On my next rest period I took a quick peak at the stats on her treadmill. They indicated she was doing long steady state cardio at a low/moderate intensity. So it occurred to me that maybe this women was not aware of the HIIT style of training. There is a lot of dated information pertaining to exercise and fitness that is still being peddled around out there and a lot of this dated information is marketed specifically to women (or rather the people society expects women to be) like the myth that women shouldn’t lift heavy and shit like that. After I recovered from my tabata I opened up a conversation with the lady and explained what I was doing and pointed out some of the benefits of HIIT training. I was right, she really had had no idea what I was doing. She expressed some interest in what I was saying and seemed to like the idea of swapping the long duration low/moderate intensity workout for the short duration high intensity workout. I told myself it was good thing that I turned this into a learning opportunity rather than a bitchfest between two strangers at the gym. It was a happy ending in that regard except . . . .
. . .all I really truly wanted to do in response to the rude ignorant cardo bunny was to tell her to go fuck herself and stomp off.
Don’t drop the weights. Oh Wow. My blog just wrote itself. All done. I wish it was it simple enough to just say “don’t drop the weights” but there are people who still drop the weights at the gym, so I will keep going.
Reasons you should NOT drop the weights at the gym:
1) Safety reasons. I have seen photos of fingers crushed by weights at the gym. It is not pretty. It could easily be a lot worse than crushed fingers if you are not careful.
2) Noise polution. Clanging of weights is like fingernails across a chalk board. It is just not nice. Add this on top of the other noise generated at the gym by cardio equipment, fans, music, etc. and you have a terrible environment to workout in and work in. Think of the staff who are there hours and hours longer than you listening to all this noise. Think of their poor ears.
3) The dumbbells can break.
This one surprised me. I never would have thought it possible if had not been for a few conversations with the gentlemen who completed the gym equipment repairs for our gym. He told me several stories of people dropping the really large dumbbells to have the connecting bar of the dumbbell snap clean through on landing.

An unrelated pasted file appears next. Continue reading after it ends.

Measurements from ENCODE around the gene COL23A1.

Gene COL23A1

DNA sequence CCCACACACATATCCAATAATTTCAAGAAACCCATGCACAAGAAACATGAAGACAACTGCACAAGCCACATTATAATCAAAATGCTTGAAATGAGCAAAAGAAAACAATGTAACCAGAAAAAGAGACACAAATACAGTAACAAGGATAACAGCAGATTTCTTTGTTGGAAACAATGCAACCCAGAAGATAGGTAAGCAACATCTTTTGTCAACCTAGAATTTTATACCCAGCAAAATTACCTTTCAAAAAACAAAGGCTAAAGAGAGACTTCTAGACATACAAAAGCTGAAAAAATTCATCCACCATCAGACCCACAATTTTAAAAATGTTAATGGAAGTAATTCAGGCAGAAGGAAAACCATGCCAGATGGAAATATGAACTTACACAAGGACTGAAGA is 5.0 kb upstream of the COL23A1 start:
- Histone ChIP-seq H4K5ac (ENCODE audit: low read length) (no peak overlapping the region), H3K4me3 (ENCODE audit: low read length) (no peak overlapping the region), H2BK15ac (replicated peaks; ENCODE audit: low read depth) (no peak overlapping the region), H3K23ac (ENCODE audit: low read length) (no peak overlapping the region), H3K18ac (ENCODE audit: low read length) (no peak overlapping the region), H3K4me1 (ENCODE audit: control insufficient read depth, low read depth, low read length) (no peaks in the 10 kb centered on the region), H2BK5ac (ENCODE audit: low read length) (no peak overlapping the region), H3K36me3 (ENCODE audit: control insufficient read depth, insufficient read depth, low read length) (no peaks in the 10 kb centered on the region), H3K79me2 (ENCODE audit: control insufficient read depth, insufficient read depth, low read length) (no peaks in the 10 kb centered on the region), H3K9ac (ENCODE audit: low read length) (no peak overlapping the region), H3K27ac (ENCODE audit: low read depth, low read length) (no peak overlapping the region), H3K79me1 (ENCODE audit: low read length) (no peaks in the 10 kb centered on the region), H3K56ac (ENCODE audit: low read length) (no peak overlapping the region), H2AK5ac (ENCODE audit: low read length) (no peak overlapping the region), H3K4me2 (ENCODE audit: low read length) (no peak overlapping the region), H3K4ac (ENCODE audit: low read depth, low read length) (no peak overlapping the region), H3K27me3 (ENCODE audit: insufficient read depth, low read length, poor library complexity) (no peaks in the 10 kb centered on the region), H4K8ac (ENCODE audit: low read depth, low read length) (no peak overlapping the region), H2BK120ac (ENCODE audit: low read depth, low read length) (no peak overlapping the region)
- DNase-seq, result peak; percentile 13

4) Gym infractructure may not be optimally set up to handle dropping of your fully loaded barbell.
Don’t just assume your gym’s infrastructure can handle the dropping of very large weights. Check with management. My gym was on a second floor of a building and located directly over gym management offices in a very old building that was also used for exam writing purposes (because that was the space available for a gym – not saying it was a good idea). Everytime someone dropped a weight upstairs the walls downstairs shook and white plaster dust would fall on the manager’s head. Now this is probably not the case for most gyms (I really hope not anyway), but still think of the wear and tear on equipement and the building itself before you start dropping weights somewhere that is not specifically set up to handle it. There are gyms out there that cater to the really heavy lifters. They usually have designated platforms meant to be used when doing the big lifts. If you want to lift heavy and not worry about getting in trouble for weight droping weights seek out one of these gyms.
5) Girls (or anyone else in the gym) will not think you are more macho or be super impressed with you for dropping weights. Lifting weights with control is impressive. Being to lazy or sloppy or over estimating yourself and dropping weights as a result is not.
Reasons to drop the weight at the gym:
1) In emergencies only. If you are lifting a weight that you can’t control on the way down and must drop it, you are lifting too much weight too soon or sqeezing out too many reps. If you know you are going to be pushing your limits you should have a spotter present. A spotter can help you put weights down safely.
Keep walking the dog.